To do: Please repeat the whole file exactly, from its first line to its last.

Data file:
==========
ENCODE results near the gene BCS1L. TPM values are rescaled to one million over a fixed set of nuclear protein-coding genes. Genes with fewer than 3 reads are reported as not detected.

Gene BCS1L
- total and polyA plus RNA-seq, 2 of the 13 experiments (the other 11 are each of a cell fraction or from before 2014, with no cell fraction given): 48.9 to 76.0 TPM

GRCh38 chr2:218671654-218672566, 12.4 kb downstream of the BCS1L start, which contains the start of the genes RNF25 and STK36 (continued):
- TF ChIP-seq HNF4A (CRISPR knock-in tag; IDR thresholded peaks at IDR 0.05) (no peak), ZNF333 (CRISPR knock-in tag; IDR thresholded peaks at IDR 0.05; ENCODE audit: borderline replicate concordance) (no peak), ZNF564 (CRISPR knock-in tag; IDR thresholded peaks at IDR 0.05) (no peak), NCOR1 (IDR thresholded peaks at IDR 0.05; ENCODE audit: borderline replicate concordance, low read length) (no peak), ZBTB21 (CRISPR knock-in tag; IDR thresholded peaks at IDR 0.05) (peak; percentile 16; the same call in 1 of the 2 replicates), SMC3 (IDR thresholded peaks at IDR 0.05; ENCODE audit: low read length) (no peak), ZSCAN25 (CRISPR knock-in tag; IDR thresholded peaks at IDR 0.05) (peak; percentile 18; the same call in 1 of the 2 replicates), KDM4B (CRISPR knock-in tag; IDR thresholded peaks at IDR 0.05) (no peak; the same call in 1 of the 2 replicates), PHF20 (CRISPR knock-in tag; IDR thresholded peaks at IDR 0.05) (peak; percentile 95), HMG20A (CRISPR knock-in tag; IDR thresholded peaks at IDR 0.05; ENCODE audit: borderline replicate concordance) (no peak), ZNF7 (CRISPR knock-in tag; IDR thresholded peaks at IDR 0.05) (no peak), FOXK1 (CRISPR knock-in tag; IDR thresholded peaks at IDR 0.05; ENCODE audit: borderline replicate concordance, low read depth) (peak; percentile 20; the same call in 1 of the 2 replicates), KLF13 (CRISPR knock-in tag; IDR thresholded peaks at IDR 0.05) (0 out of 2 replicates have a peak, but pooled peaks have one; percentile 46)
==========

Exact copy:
ENCODE results near the gene BCS1L. TPM values are rescaled to one million over a fixed set of nuclear protein-coding genes. Genes with fewer than 3 reads are reported as not detected.

Gene BCS1L
- total and polyA plus RNA-seq, 2 of the 13 experiments (the other 11 are each of a cell fraction or from before 2014, with no cell fraction given): 48.9 to 76.0 TPM

GRCh38 chr2:218671654-218672566, 12.4 kb downstream of the BCS1L start, which contains the start of the genes RNF25 and STK36 (continued):
- TF ChIP-seq HNF4A (CRISPR knock-in tag; IDR thresholded peaks at IDR 0.05) (no peak), ZNF333 (CRISPR knock-in tag; IDR thresholded peaks at IDR 0.05; ENCODE audit: borderline replicate concordance) (no peak), ZNF564 (CRISPR knock-in tag; IDR thresholded peaks at IDR 0.05) (no peak), NCOR1 (IDR thresholded peaks at IDR 0.05; ENCODE audit: borderline replicate concordance, low read length) (no peak), ZBTB21 (CRISPR knock-in tag; IDR thresholded peaks at IDR 0.05) (peak; percentile 16; the same call in 1 of the 2 replicates), SMC3 (IDR thresholded peaks at IDR 0.05; ENCODE audit: low read length) (no peak), ZSCAN25 (CRISPR knock-in tag; IDR thresholded peaks at IDR 0.05) (peak; percentile 18; the same call in 1 of the 2 replicates), KDM4B (CRISPR knock-in tag; IDR thresholded peaks at IDR 0.05) (no peak; the same call in 1 of the 2 replicates), PHF20 (CRISPR knock-in tag; IDR thresholded peaks at IDR 0.05) (peak; percentile 95), HMG20A (CRISPR knock-in tag; IDR thresholded peaks at IDR 0.05; ENCODE audit: borderline replicate concordance) (no peak), ZNF7 (CRISPR knock-in tag; IDR thresholded peaks at IDR 0.05) (no peak), FOXK1 (CRISPR knock-in tag; IDR thresholded peaks at IDR 0.05; ENCODE audit: borderline replicate concordance, low read depth) (peak; percentile 20; the same call in 1 of the 2 replicates), KLF13 (CRISPR knock-in tag; IDR thresholded peaks at IDR 0.05) (0 out of 2 replicates have a peak, but pooled peaks have one; percentile 46)